Inside Out, a Pixar film, is said to be suitable for children and it’s certainly not unsuitable, but it is very much a nuanced film that adults will like too. The story, briefly, is about Riley, an 11-year-old girl whose parents move from Minnesota to San Francisco. Riley’s head and heart suffer from all the pangs and pains you can think of, missing her friends, her old house and her hockey team. The emotions that fight it out are embodied as Joy, Fear, Anger, Sadness and Disgust and are voiced by a fine set of actors.

My little grandsons were mesmerized by this 100-minute film (of course, they will watch anything on a screen, as their mother says) but my son and I thought everything but the basic story probably slipped by them. Still, it’s a good family film with beautiful animation.

Suffragette, a film about the fight for women’s voting rights in early 20th century England, was rather a disappointment. Too much attention paid to the individual angst suffered by the Carrie Mulligan character and others; not enough devoted to the suffrage question. (Or maybe I wanted to see a documentary.) Mulligan’s performance is good and Helena Bonham Carter is excellent as the chemist-activist. Meryl Streep does a cameo as Emmeline Pankhurst, overshadowed by her huge hat.


Arts & culture heat up Chiberia: 4 plays to see

Chicago had two days of almost-spring with temps above 40 last week but now winter is back in force. I just spent a few days in North Carolina, where their eight inches of snow melted very quickly. While I was there, we had three 60-degree/no-jacket days. Meanwhile, there have been lots of theater openings recently. Here are a few plays I’ve seen that you might enjoy too

In the Matter of J Robert Oppenheimer at Saint Sebastian Players

SSP-JRobertOppenheimer-GBYes, it’s talky and intellectual and it makes you think. Thinking might warm up your head. This three-hour play by the German writer Heinar Kipphardt leads us thru the Atomic Energy Commission hearing that resulted in Oppenheimer, the “father of the atomic bomb,” being stripped of his security clearance. This production by the Saint Sebastian Players is very good, despite some actorly flaws. The main characters are portrayed very well and the pace is engrossing. The play runs until March 9. See my Gapers Block review here, along with ticket and location details.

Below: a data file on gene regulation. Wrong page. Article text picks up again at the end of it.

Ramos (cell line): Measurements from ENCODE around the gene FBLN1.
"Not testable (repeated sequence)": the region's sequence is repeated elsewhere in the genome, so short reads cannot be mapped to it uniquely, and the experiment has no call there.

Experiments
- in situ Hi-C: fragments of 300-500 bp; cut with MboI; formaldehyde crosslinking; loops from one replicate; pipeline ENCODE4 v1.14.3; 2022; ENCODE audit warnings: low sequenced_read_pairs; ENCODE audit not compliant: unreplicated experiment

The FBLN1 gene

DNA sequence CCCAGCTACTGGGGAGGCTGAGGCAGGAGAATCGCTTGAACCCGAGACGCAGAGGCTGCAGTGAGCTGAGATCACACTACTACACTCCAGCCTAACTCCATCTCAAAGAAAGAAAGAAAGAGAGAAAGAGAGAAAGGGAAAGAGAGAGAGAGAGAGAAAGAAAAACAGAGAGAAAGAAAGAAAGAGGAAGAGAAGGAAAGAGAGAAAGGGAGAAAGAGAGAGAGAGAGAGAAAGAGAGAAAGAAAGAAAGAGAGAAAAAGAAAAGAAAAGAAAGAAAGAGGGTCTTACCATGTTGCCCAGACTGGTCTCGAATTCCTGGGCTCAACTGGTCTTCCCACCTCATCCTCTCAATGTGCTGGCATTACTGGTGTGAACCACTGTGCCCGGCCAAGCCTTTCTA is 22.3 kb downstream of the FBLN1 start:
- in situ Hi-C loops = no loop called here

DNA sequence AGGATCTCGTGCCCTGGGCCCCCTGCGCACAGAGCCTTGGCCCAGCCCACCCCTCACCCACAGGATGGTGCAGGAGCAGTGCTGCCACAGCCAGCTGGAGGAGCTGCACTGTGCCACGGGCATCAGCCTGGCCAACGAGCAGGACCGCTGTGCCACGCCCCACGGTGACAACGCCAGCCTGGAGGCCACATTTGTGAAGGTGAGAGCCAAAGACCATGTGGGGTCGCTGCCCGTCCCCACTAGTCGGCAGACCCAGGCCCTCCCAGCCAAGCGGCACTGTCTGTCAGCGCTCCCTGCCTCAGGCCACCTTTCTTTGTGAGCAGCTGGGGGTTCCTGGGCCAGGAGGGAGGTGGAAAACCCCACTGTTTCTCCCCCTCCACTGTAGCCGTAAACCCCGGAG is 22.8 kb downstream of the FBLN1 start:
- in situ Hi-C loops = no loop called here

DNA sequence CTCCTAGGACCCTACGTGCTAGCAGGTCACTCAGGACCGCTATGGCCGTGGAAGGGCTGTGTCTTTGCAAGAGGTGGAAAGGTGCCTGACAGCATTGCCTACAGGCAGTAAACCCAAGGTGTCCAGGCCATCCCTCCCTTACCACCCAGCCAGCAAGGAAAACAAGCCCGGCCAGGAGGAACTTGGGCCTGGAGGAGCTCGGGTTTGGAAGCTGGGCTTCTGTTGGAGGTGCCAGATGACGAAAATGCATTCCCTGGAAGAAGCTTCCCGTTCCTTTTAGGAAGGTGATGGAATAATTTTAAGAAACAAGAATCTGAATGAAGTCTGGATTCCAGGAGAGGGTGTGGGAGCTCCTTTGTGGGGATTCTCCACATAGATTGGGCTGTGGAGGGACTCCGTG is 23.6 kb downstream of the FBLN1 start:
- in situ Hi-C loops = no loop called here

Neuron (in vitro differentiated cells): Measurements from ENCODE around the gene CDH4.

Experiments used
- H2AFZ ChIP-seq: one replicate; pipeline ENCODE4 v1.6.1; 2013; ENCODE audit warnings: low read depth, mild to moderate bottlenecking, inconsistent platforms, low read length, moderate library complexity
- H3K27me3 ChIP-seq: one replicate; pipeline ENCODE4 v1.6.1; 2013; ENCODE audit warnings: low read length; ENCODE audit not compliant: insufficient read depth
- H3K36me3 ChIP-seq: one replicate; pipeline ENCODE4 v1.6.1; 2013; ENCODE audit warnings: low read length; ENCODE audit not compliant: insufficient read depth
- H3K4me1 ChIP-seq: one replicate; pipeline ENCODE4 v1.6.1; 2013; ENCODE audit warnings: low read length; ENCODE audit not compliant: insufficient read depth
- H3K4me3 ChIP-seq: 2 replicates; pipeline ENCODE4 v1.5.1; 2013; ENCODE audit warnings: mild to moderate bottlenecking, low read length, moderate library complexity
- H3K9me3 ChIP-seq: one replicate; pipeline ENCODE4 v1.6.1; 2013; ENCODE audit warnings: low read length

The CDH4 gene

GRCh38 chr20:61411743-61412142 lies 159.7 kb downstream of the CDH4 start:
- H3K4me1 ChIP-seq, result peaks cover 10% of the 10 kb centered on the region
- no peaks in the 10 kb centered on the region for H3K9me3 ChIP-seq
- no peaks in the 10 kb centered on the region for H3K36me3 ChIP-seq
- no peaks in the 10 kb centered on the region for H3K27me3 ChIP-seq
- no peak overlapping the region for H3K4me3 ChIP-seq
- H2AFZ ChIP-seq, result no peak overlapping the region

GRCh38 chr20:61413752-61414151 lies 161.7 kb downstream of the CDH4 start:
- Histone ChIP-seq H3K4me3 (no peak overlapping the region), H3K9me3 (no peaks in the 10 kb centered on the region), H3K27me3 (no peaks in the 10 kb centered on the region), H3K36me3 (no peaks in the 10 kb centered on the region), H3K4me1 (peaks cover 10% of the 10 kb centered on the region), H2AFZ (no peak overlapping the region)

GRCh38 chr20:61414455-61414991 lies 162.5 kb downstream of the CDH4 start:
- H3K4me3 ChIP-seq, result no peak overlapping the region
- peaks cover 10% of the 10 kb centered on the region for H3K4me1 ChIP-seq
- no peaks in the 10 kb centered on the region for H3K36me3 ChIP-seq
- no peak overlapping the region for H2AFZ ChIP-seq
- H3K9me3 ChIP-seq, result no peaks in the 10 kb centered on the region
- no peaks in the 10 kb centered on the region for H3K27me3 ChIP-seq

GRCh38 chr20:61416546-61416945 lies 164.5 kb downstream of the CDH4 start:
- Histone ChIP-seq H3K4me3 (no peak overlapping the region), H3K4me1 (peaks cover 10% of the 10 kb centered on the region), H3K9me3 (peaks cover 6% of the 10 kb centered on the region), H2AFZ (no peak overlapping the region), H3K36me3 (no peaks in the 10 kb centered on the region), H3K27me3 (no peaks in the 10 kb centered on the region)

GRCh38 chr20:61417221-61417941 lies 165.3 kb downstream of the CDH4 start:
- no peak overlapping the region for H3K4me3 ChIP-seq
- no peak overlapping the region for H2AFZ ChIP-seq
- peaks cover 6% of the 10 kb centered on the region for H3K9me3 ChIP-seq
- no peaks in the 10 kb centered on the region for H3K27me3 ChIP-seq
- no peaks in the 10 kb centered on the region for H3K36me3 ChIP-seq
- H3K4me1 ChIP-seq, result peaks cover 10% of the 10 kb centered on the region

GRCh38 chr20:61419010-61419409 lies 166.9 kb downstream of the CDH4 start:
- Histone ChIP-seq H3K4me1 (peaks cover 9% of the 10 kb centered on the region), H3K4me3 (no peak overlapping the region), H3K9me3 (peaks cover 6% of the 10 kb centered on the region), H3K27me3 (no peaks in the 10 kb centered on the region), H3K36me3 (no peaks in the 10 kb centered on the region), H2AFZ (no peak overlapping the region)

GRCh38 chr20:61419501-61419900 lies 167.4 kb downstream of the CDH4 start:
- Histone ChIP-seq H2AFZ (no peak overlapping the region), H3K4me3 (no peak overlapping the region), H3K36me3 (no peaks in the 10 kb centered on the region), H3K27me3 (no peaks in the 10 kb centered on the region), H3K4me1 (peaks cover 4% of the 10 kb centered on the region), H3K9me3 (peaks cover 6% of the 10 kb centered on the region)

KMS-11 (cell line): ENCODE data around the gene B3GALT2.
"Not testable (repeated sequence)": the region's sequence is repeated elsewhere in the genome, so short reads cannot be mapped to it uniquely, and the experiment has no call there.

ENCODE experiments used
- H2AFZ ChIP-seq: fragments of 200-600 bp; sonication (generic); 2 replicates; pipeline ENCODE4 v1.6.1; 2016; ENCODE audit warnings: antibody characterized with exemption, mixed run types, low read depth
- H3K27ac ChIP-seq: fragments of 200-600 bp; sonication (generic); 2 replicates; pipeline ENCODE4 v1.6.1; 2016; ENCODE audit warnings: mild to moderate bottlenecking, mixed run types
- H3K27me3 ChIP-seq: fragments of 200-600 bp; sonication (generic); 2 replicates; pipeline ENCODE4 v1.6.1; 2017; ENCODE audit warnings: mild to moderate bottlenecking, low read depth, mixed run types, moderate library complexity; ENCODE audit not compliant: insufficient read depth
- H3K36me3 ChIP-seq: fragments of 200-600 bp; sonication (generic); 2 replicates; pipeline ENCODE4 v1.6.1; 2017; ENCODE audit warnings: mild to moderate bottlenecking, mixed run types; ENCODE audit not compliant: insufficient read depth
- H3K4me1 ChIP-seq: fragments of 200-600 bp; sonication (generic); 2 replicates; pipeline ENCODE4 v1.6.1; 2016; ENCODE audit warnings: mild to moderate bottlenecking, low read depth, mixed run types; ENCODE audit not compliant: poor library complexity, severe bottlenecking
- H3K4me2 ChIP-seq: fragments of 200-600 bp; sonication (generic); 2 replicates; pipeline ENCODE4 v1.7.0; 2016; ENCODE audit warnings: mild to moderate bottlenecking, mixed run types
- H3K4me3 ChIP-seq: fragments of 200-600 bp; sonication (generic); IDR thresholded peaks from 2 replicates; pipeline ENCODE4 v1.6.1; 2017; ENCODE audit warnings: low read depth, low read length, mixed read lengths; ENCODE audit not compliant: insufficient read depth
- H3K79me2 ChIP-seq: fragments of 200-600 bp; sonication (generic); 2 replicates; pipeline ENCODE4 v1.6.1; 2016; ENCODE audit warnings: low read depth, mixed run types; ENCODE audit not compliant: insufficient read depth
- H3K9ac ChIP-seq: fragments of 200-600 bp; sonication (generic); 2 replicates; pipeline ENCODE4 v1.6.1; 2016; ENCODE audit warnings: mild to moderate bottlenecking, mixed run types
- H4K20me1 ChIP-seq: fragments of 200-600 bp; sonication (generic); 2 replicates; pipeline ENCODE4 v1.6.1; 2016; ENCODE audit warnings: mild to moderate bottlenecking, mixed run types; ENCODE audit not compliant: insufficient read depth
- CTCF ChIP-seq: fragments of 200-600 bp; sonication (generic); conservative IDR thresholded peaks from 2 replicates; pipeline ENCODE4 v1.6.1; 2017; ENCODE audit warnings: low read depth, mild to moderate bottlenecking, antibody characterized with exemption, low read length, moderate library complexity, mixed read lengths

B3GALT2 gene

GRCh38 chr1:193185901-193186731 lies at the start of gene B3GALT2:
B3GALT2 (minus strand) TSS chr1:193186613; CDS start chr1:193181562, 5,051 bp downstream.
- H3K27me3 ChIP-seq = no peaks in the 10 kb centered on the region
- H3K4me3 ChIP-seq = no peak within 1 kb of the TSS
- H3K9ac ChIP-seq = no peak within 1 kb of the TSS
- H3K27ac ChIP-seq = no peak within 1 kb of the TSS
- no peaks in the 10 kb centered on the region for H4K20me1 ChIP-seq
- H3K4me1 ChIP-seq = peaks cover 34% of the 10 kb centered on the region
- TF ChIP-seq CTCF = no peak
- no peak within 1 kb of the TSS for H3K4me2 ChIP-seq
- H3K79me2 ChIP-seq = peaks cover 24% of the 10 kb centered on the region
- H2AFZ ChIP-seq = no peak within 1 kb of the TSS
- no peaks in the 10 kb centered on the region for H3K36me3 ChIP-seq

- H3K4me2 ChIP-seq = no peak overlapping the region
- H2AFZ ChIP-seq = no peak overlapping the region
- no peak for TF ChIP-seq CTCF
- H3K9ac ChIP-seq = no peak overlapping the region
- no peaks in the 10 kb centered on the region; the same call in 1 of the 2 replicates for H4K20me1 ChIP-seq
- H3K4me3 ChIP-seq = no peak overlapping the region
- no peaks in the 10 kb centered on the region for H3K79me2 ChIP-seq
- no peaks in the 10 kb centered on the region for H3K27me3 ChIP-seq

Ain’t Misbehavin’ at Porchlight Music Theatre

Porchlight_Rush-WassIn the mood for some stride piano playing, lively singing and dancing by five charismatic performers to the music of Thomas “Fats” Waller? Ain’t Misbehavin’, a musical revue by Porchlight Music Theatre, is terrific and I don’t even like musicals. It’s sure to win plenty of Jeff awards.

My Gapers Block review noted that this is Porchlight’s contribution to Black History Month:  a musical revue and tribute to the music of Thomas “Fats” Waller and the Harlem Renaissance. “Fats himself would be proud of this production, performed at Stage 773 with an excellent live band led by über-pianist Austin Cook.” See my review for all the logistics and production details

Crime and Punishment at Mary-Arrchie Theatre

If you never managed to finish the Dostoyevsky book in high school or college, here’s your chance to gain a new appreciation for the character Raskolnikov and the theme of crime and guilt. Here’s how my Gapers Block review started: “Mary-Arrchie Theatre takes on a difficult task in staging this 2003 adaptation of the Fyodor Dostoyevsky novel, Crime and Punishment. But with intelligent direction by Richard Cotovsky, this talented and respected off-Loop theater gives the audience a gripping 90 minutes. We meet Raskolnikov (a strong performance by Ed Porter), the poor, sickly, arrogant former law student who commits the crime, suffers guilt and psychological trauma and, finally, punishment.”

The script is the same one presented in 2003 by Writers Theatre in Glencoe on their tiny back-of-the-bookstore stage, with Scott Parkinson doing a superb job playing Raskolnikov. The novel was adapted into a play by two Chicago playwrights–Marilyn Campbell and Curt Columbus. The Mary-Arrchie play runs until March 16.